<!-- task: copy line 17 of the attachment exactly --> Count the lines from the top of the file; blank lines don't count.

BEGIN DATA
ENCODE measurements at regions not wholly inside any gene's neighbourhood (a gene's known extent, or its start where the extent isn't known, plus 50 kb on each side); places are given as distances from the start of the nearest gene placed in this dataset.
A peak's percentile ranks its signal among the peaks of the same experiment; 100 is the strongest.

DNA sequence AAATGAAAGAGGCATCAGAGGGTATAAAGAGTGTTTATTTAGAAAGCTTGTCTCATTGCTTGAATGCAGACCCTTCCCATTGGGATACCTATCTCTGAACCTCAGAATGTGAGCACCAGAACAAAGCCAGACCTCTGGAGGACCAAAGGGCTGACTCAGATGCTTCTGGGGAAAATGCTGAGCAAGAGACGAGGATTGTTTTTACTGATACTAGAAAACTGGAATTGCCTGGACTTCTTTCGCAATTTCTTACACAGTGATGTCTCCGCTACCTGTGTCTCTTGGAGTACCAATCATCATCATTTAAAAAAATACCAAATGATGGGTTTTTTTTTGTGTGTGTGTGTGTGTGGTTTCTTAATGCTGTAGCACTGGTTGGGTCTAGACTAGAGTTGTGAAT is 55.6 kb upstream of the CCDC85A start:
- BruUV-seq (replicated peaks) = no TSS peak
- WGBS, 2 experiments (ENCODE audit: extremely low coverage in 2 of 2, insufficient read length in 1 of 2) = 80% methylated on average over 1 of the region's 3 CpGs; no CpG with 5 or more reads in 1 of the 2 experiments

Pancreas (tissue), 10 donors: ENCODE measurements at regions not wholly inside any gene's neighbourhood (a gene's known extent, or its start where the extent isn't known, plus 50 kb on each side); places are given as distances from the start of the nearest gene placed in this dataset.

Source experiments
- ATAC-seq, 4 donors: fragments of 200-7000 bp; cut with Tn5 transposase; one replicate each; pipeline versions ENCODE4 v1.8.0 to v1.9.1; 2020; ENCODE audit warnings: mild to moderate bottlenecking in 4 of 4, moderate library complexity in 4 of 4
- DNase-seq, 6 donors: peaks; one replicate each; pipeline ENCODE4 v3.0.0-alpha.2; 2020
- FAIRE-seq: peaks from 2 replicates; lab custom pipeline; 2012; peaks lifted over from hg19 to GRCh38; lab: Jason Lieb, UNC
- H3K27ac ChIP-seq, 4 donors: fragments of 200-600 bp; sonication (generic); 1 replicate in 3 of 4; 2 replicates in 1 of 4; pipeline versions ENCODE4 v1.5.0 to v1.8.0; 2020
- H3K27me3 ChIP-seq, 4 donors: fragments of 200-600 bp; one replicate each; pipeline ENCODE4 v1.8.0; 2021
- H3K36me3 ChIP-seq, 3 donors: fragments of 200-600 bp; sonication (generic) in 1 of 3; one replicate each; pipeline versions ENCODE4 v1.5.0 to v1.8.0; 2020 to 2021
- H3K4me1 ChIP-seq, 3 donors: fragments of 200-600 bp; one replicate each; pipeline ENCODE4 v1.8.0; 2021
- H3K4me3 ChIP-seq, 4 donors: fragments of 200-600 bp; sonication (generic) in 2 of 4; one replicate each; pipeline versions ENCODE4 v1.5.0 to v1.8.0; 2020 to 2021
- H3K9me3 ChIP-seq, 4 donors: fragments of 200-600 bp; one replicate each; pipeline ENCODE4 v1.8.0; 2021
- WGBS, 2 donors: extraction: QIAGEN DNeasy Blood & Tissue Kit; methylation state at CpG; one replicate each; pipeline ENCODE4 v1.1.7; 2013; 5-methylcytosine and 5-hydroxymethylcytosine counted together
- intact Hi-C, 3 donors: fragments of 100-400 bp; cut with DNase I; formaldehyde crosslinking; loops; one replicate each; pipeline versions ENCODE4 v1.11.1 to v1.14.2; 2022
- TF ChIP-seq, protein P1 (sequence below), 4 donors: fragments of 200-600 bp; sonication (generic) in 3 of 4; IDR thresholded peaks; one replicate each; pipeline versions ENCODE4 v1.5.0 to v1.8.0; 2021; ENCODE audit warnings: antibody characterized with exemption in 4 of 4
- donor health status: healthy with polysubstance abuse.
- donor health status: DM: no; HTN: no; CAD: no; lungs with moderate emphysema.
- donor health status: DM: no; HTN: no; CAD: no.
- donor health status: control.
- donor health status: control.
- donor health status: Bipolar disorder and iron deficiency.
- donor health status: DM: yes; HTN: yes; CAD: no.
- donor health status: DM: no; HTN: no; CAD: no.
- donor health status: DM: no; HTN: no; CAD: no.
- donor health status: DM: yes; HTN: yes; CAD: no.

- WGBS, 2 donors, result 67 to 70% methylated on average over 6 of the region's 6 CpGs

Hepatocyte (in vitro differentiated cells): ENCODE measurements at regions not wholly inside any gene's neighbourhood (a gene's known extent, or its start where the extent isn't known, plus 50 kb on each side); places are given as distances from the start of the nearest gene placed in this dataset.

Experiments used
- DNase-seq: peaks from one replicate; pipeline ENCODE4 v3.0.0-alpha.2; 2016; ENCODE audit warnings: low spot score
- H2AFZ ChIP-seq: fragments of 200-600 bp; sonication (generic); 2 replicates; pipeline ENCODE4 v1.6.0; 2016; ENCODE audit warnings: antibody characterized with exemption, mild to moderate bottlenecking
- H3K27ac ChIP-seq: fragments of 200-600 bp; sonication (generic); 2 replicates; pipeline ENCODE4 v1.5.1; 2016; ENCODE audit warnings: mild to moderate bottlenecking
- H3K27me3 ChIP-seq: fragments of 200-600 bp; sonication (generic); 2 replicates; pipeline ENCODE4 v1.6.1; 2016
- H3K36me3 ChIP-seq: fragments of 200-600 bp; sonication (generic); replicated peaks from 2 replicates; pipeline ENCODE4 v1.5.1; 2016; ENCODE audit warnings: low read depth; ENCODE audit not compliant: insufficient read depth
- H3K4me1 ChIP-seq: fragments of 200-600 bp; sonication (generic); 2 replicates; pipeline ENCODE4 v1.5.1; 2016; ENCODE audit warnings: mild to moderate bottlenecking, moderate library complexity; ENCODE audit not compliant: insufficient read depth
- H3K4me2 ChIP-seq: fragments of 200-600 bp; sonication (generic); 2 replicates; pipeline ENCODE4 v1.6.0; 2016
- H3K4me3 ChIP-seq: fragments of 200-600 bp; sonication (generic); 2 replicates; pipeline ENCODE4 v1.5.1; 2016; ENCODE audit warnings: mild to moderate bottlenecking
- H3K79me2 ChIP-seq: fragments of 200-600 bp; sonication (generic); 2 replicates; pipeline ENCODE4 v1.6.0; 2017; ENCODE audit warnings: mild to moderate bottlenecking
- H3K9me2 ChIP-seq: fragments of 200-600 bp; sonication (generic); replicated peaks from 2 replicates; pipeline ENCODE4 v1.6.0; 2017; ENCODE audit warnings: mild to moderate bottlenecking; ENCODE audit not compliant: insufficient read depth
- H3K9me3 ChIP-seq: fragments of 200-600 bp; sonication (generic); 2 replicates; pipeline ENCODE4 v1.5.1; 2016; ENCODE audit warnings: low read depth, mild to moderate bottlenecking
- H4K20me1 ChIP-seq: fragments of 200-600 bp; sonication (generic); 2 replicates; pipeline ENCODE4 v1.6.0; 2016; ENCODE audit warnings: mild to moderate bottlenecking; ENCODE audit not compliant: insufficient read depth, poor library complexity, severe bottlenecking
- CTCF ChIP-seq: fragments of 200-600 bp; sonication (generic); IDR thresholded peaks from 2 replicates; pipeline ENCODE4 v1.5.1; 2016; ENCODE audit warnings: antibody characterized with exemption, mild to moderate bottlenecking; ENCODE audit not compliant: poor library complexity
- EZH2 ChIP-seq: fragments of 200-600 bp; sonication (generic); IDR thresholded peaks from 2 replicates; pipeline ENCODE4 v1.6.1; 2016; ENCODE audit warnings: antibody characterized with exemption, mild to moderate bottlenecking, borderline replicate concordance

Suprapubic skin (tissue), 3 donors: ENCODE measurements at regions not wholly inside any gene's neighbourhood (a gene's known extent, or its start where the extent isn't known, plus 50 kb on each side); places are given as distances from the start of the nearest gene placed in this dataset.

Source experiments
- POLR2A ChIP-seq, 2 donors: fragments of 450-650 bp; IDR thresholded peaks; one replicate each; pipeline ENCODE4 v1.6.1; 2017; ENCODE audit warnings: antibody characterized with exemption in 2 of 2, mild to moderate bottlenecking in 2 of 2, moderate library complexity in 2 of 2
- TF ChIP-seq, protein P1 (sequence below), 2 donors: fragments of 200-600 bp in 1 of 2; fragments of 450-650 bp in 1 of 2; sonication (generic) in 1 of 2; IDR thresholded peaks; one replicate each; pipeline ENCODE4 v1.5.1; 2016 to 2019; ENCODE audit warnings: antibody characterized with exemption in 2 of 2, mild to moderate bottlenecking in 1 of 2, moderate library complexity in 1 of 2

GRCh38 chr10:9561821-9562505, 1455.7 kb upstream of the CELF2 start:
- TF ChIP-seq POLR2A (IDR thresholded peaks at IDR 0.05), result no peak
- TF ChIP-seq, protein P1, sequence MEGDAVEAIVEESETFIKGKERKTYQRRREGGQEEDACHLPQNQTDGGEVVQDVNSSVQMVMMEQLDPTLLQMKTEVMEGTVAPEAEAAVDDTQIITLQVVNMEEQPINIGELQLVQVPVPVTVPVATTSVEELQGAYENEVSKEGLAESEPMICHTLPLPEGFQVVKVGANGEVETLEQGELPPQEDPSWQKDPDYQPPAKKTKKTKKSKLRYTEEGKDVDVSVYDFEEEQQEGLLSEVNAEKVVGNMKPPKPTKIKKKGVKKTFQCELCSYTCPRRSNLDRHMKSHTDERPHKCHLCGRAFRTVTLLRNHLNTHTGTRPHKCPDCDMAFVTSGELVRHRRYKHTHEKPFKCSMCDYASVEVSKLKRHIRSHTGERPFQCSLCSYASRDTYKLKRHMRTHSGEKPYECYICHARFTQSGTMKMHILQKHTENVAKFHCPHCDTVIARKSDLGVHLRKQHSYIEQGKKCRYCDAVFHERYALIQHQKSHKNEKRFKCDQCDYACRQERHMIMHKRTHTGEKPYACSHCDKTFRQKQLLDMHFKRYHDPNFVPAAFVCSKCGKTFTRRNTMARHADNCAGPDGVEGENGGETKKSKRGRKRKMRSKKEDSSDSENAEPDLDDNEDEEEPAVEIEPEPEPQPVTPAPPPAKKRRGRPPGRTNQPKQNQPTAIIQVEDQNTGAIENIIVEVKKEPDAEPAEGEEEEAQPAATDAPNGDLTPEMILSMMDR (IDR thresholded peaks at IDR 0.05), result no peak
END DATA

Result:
- WGBS, 2 donors: extraction: QIAGEN DNeasy Blood & Tissue Kit; methylation state at CpG; one replicate each; pipeline ENCODE4 v1.1.7; 2013; 5-methylcytosine and 5-hydroxymethylcytosine counted together